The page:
My kids have been asking a lot about what happens when we die. I try to tell them that everyone has different ideas and beliefs on that, but no matter what you believe, it’s important to be a good, kind, moral person for the sake of being so, and not because there is punishment/reward awaiting us.

Shanai Matteson // Amasa, age 2

I’m trying to teach Amasa to pay attention and notice things about his environment, and to ask lots of questions. When we go for walks, I like to point out the sounds of birds, or water in puddles, or neighbors that we pass on the street. It’s also good for me to remember to slow down, and to take it all in.

Christina Holm-Sandok // Amelia, age 3 months

I am currently trying to teach her how to self soothe when falling asleep…a well-rested baby is a happy baby! When she gets older I hope to show her the importance of gratitude. A handwritten thank you note goes a long way.

Tara Mallick // Elliott, age 2

The most important thing to me is making sure that I’m modeling kind and loving behavior for him. I want him to know that it is possible to live in a joyful, peaceful home with parents that love him. I also want him to learn empathy and to be accepting of others. I didn’t have much of this growing up, so I’m intent setting on changing that for him.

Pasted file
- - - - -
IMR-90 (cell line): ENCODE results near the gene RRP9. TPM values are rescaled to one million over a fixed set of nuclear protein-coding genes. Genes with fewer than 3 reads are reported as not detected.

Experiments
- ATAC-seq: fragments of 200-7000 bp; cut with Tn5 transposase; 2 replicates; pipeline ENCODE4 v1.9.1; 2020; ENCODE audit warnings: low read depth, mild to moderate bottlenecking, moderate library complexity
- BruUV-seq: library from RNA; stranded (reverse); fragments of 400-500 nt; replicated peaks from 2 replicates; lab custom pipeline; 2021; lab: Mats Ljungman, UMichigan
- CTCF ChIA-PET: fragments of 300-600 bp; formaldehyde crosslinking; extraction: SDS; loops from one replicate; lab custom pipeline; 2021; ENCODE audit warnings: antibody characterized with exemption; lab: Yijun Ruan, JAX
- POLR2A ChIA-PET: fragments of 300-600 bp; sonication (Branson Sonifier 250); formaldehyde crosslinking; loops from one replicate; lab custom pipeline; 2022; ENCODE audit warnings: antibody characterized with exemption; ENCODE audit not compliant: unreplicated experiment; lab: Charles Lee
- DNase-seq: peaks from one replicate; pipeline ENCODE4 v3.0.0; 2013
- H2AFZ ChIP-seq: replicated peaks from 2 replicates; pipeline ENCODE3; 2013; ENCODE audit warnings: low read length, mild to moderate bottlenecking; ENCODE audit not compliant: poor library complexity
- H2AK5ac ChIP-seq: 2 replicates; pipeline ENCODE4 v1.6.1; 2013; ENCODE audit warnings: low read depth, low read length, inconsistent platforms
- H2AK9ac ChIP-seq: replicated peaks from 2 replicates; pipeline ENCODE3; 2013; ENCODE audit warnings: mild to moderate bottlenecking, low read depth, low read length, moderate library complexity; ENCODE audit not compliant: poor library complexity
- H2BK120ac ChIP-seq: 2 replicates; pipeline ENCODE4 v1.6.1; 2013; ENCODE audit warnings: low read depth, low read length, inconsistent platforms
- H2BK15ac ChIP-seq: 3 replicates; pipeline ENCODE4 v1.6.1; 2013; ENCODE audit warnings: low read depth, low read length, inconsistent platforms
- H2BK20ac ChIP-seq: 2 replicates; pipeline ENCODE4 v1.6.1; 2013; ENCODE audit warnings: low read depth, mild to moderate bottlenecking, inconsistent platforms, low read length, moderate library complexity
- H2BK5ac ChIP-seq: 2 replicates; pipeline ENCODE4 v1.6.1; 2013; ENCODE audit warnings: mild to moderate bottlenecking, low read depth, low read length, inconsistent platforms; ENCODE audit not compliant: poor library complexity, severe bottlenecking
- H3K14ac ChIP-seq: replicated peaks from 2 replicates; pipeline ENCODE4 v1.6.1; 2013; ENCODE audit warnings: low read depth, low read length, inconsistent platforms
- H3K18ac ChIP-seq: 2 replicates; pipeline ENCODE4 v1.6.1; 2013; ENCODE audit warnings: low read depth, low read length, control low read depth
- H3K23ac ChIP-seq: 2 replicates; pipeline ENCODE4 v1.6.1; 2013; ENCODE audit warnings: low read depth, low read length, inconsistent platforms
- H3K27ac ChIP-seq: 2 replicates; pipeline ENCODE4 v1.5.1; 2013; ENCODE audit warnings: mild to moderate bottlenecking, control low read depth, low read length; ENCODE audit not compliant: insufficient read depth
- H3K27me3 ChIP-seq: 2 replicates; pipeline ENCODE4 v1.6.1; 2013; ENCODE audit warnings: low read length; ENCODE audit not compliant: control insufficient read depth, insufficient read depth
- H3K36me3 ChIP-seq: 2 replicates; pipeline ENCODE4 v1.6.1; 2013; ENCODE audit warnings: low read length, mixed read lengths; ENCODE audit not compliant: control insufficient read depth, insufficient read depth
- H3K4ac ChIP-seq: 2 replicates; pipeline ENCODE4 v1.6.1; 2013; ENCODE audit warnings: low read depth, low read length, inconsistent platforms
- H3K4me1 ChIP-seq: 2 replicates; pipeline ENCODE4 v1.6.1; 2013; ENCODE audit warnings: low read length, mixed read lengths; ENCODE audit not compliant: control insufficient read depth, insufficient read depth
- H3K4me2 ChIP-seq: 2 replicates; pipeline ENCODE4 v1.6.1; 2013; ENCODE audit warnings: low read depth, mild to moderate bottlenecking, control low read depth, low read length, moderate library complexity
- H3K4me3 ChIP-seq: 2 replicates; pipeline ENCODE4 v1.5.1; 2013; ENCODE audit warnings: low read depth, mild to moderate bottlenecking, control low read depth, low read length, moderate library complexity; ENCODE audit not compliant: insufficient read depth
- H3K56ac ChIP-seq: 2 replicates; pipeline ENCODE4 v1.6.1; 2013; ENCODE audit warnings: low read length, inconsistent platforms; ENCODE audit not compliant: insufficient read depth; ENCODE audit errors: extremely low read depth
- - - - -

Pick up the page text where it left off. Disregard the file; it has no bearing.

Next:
Emy // Coen, age 3, Ryan, 4 mos

Right now we’re trying to teach our son to be a good listener and to follow directions, since those things often go hand-in-hand. We’re trying to frame these things in terms of love and respect; namely, that when you listen well and do what you’re asked when you’re asked, it’s a good way to show Mom and Dad that you love them and respect them and want to make them happy.
In that vein, we need to be sure that what we’re asking him to do comes from a place of love and that we’re showing him respect when we ask him to do things. That means respecting and understanding his abilities, giving him choices, and saying yes when we can. It also means that when we get frustrated (and that happens ALL. THE. TIME.) that we try to stay as calm as we can.
We fail at this one a lot! So we always make sure to apologize and tell him why we acted the way we did, since he learns by our example and it’s important that he knows we’re human too. And that when you act in a way you’re not proud of, you can apologize and work it out.
If you’re a mom, what have you been teaching your kids? And what was the best, most important thing your mom taught you? 
Photo by KE ATLAS on Unsplash

8 Comments

Manisha

I want to teach my daughter to love herself, something I struggle with all the time. Loving oneself, being her own best friend, enjoying her alone time – all of which touches upon most of what these mothers have shared on your blog. Thanks!

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Traci